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Old 12-12-2012, 11:12 PM   #11
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I would appreciate that. First hand experience is great. Will pm you.

So you don't think that absorption of some foods play a role in brain function or make it difficult to concentrate or maintain emotions? Do you feel medications help these issues and are necessary or not? I will look into these suggestions. I have a consult next week with DS doctor.
No, I dont.

Sometimes medication is warranted, yes. That is up to the parent and doctor to decide. We medicated my oldest through her roughest time, and may medicate my 3 year old at some point if she needs it and it would help her.

But if it works for you then that is great and you should try it and stick to it.

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Old 12-13-2012, 06:35 AM   #12
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No, I dont.

Sometimes medication is warranted, yes. That is up to the parent and doctor to decide. We medicated my oldest through her roughest time, and may medicate my 3 year old at some point if she needs it and it would help her.

But if it works for you then that is great and you should try it and stick to it.
I feel like I can't do this much longer without intervention. His behaviors have become so severe and disruptive. I always said I would never medicate and maybe that's why in gasping at straws but somewhere in my heart I feel like it might help him. And that makes me sad.
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Old 12-13-2012, 06:48 AM   #13
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Re: Talk to me about diet and behavior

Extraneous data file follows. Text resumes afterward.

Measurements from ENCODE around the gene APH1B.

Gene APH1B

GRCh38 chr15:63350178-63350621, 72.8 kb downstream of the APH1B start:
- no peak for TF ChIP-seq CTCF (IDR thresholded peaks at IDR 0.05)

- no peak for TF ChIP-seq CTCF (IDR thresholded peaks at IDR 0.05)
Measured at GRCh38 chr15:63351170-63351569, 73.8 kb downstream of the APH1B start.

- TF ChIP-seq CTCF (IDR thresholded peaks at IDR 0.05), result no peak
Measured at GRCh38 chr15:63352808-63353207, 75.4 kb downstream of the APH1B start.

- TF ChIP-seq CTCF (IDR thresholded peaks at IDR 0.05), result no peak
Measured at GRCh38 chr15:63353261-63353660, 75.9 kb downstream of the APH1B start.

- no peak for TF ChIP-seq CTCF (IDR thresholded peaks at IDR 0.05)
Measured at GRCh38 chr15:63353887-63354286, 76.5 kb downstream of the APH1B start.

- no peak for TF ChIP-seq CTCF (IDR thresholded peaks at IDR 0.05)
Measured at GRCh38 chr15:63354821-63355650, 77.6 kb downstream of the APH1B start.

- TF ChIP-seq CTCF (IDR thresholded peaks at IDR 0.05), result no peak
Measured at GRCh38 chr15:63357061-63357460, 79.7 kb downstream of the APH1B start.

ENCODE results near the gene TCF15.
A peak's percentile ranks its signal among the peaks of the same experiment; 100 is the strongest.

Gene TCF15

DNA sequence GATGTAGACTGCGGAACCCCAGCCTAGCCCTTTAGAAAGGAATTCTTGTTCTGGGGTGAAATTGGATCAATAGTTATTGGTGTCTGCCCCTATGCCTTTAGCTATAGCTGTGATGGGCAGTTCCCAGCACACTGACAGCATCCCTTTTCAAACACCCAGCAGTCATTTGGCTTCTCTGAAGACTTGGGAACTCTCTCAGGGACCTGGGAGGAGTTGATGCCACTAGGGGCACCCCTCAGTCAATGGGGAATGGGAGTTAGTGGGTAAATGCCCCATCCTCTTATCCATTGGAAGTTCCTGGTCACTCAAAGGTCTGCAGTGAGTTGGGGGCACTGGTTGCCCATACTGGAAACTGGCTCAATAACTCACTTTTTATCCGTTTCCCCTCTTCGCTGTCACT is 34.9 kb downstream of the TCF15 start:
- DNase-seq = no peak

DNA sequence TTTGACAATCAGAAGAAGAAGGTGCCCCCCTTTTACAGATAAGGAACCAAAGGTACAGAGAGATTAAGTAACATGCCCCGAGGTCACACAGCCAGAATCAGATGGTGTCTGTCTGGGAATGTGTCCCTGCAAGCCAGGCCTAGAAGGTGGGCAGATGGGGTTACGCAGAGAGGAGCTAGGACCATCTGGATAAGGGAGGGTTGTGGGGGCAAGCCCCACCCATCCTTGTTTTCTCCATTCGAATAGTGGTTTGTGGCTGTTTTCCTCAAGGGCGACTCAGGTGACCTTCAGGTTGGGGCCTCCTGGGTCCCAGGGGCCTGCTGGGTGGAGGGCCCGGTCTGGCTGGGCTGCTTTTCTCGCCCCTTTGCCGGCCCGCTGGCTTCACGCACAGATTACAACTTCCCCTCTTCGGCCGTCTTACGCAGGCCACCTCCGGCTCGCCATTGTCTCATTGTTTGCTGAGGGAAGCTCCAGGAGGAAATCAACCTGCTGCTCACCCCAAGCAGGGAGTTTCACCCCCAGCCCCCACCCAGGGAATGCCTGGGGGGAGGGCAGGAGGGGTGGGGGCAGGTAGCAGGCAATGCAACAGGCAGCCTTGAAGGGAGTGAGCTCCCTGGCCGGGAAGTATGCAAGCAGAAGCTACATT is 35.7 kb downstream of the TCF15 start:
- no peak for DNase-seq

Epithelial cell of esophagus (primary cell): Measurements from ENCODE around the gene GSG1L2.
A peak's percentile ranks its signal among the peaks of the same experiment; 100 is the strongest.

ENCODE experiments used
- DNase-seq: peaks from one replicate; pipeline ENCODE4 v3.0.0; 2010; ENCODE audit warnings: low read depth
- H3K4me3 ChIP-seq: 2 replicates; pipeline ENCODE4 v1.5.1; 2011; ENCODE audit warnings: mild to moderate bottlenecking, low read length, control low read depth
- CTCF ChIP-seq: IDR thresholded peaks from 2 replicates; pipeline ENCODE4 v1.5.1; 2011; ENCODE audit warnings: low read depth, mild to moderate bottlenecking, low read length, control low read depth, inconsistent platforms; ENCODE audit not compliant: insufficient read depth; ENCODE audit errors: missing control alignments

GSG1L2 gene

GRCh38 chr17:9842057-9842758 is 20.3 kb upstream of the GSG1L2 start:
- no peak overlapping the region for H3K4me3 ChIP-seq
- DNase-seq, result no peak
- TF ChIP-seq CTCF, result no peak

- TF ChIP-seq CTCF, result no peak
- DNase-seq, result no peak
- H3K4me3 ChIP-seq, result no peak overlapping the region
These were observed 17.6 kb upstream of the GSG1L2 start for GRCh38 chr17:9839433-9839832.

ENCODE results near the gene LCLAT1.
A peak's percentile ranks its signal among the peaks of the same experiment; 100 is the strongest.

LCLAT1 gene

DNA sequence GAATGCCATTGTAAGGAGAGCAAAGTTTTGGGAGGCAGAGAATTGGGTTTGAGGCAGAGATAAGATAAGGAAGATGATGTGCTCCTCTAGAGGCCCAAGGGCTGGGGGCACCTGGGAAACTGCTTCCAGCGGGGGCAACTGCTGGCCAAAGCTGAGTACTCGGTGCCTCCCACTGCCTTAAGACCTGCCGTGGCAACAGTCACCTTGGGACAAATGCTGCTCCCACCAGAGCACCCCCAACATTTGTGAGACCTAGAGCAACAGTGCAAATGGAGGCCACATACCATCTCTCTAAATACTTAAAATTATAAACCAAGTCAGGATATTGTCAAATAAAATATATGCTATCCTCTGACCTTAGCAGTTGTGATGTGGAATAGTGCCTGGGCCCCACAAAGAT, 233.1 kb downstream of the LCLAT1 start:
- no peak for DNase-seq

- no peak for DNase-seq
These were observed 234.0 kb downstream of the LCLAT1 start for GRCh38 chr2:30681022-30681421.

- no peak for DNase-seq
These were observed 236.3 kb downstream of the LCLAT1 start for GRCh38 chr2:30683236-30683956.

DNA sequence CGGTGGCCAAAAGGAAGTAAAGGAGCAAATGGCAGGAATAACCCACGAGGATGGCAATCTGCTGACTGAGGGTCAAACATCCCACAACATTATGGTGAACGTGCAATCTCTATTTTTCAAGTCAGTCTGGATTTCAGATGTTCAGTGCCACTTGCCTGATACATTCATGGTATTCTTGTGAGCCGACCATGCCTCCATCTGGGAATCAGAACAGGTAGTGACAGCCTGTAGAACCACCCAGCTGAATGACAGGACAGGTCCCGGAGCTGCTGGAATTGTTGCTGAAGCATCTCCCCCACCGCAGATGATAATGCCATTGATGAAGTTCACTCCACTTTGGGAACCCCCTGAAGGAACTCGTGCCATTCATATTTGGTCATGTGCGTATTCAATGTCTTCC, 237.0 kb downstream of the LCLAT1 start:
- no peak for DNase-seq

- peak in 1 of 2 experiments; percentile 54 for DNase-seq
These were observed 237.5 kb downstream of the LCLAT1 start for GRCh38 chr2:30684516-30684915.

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I would look into the GAPS diet. There are lots of online accounts of parents having great success with it. It's not an easy diet, but it's also not meant to be permanent.

I definitely think that diet can have a positive or negative effect on a child's behavior and emotions. I don't have a special needs child, but even she acts differently when she eats food that is really not nutritious and way too processed.
I was going to suggest looking at the GAPS diet as well. If nothing else, you can learn about the gut-brain connection, which is really interesting!

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Old 12-13-2012, 06:54 AM   #14
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I was going to suggest looking at the GAPS diet as well. If nothing else, you can learn about the gut-brain connection, which is really interesting!

mama.
An issue with doing this would be that he eats nearly no meat, no beans, and as for veggies- raw carrots with dip, corn ON the cob, and peas only when cooked in rice. That's it. He can't live on fruit.
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Old 12-14-2012, 07:20 PM   #15
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Re: Talk to me about diet and behavior

If he has underlying food sensitivities/intolerances, they may be contributing to behaviour for the simple reason that he doesn't feel great. And a healthy diet is good for everyone

My DS, who is autistic (and the whole alphabet too!) had a SUPER restrictive diet when he joined our family at 6 1/2 years old. We gradually introduced new foods using an ABA-style program. He is still incredibly picky, but eats very well for a kid with autism. Also, his crap diet meant his gut wasn't very healthy (in terms of flora/fauna), so we spent some time addressing that. Probiotics, grapefruit seed extract (to kill off the ickies), digestive enzymes. A good multi-vitamin. Getting him healthy made a huge difference to his behaviour and functioning.